Progress on other fronts

Not to be limited to the current success on its ADXS-HPV front of cervical cancer, Advaxis has stated its progress on other fronts of HPV-associated head & neck cancer and HER2-related cancers.

Recently, the company began dosing patients in its Phase 1-2 "window of opportunity" study being conducted by the Icahn School of Medicine at Mount Sinai for Head and Neck Cancer. The study is currently investigating the "window of opportunity" between diagnosis and minimally invasive surgery for tumor excision. If the company is able to demonstrate similar results shown from earlier trials conducted on cervical cancer patients, this may open yet another door for potential partnerships in another indication.

Another candidate of interest is the HER2 immunotherapy asset currently being investigated for canine osteosarcoma. Although this may seem far less exciting than cancer therapies in human populations, the data from the trial currently taking place at the University of Pennsylvania may have widespread implication on human cancers, namely breast cancer. The role of HER2 in breast cancer is well established, and positive data in canine models may foreshadow potential success in breast cancer patients down the line. Herceptin is the most well-known cancer therapy currently marketed by Genentech/Roche (OTCQX:RHHBY) that targets HER2. Although the therapy is effective, sometimes cancer cells can evade the mAb by failing to express HER2 on the outside of the cancer body, preventing the antibody from binding to the cancer. Listeria-based immunotherapy may hold the key to this problem by being able to penetrate cancer bodies through its bacterial idiosyncrasies.

Meaningfully Derisked In the Past 6 Months

I believe Advaxis has been meaningfully de-risked since my initiation of coverage in September of last year. The company has been de-risked on three fronts consisting of its financing risk, clinical trial risk, and liquidity risk based on the following points. In my first update regarding the immunotherapy company, I commented upon the S-1 filed by Advaxis to raise money through sale of cash and warrants. The public offering was oversubscribed, grossing $26.5 million at $4.00/share and simultaneously allowed the company to uplist to the NASDAQ as I predicted in that article.

The units sold during the offering consisted of a share and half a warrant with an exercise price of $5.00/share will allow Advaxis to raise an additional $4.3 million effortlessly. At current burn rates of roughly $4 million a year; the public offering foreseeably funds the company well into 2016, which should allow Advaxis to reach key critical inflection points without the risk of future dilution. Simultaneously, uplisting to a higher exchange has meaningfully mitigated the liquidity risk that was inherent in the biotech company when it was trading on the OTC markets.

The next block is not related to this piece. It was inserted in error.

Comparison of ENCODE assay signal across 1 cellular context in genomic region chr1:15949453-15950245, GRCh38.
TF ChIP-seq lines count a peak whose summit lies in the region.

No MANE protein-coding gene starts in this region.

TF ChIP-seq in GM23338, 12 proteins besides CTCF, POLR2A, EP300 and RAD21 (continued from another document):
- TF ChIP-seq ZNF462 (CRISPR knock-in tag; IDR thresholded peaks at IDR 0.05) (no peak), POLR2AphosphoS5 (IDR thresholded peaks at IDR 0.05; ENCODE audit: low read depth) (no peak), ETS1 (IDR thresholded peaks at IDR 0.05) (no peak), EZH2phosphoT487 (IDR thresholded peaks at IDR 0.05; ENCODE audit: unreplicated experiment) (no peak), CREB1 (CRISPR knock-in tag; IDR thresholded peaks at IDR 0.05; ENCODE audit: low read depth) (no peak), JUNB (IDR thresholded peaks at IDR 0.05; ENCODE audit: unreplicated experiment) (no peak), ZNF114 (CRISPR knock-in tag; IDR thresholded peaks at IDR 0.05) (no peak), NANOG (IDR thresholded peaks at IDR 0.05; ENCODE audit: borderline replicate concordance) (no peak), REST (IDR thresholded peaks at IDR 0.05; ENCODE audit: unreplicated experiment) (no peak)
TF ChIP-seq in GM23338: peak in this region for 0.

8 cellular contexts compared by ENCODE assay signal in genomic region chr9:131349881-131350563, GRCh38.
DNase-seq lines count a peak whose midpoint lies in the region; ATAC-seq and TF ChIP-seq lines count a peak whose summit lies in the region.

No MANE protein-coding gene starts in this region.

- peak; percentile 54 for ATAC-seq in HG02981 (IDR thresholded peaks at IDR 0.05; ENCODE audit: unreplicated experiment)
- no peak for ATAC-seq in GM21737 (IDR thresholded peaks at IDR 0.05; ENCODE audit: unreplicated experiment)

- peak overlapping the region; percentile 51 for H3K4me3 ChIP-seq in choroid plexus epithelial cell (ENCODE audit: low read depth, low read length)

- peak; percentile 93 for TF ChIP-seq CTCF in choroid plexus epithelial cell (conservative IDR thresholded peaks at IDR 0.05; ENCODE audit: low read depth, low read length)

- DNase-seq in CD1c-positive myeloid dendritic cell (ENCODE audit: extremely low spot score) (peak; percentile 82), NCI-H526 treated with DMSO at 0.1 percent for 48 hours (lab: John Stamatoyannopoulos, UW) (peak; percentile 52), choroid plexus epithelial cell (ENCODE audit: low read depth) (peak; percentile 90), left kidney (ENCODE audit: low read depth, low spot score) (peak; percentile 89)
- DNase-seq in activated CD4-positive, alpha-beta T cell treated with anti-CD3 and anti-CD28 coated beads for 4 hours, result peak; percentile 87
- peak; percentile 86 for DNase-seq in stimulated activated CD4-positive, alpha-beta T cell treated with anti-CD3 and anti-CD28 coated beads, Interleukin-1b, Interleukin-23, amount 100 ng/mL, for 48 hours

The public raise and uplisting was subsequently followed up by the presentation of its final 18-month survival data from its Phase 2 ADXS-HPV trial conducted in India for the indication of recurrent cervical cancer. Advaxis presented its data at one of the leading conferences for cancer immunotherapy, Society for Immunotherapy of Cancer (SITC), on November 9 of last year. I believe the data presented at the conference continues to reinforce the efficacy of the listeria-based cancer therapy. If the data can continue to be replicated in future studies mentioned earlier within the article, the prognosis looks positive for the approval outcome of the company's lead product.

Looking Towards the Rest of the Year: Catalysts for 2014

The following slides provide a thorough overview of what investors should expect heading into the rest of what is sure to be an exciting year.

With strong headways already being made on the partnership front, the "End-Of-Phase-2" meeting should provide strong guidance into how the early immunotherapy company will perform into the rest of the year. 2014 should hold to be an exciting time for Advaxis, particularly given its expansive preclinical pipeline.

This is just speculation on my end, but I believe the company has the potential for being bid on by large pharma, especially as key patent expiries approach for the year of 2014 and 2015, with $34 billion and $66 billion in total sales being jeopardized respectively. A strategic acquisition would do wonders in revitalizing what is already a weakening portfolio of drugs held by large pharma. Of the companies losing core patents, Novartis (NYSE:NVS) and Merck (NYSE:MRK) come to my mind, both being companies that have been trying to break into the immunotherapy space for cancer therapy.

Disclosure: I have no positions in any stocks mentioned, but may initiate a long position in ADXS over the next 72 hours. I wrote this article myself, and it expresses my own opinions. I am not receiving compensation for it (other than from Seeking Alpha). I have no business relationship with any company whose stock is mentioned in this article.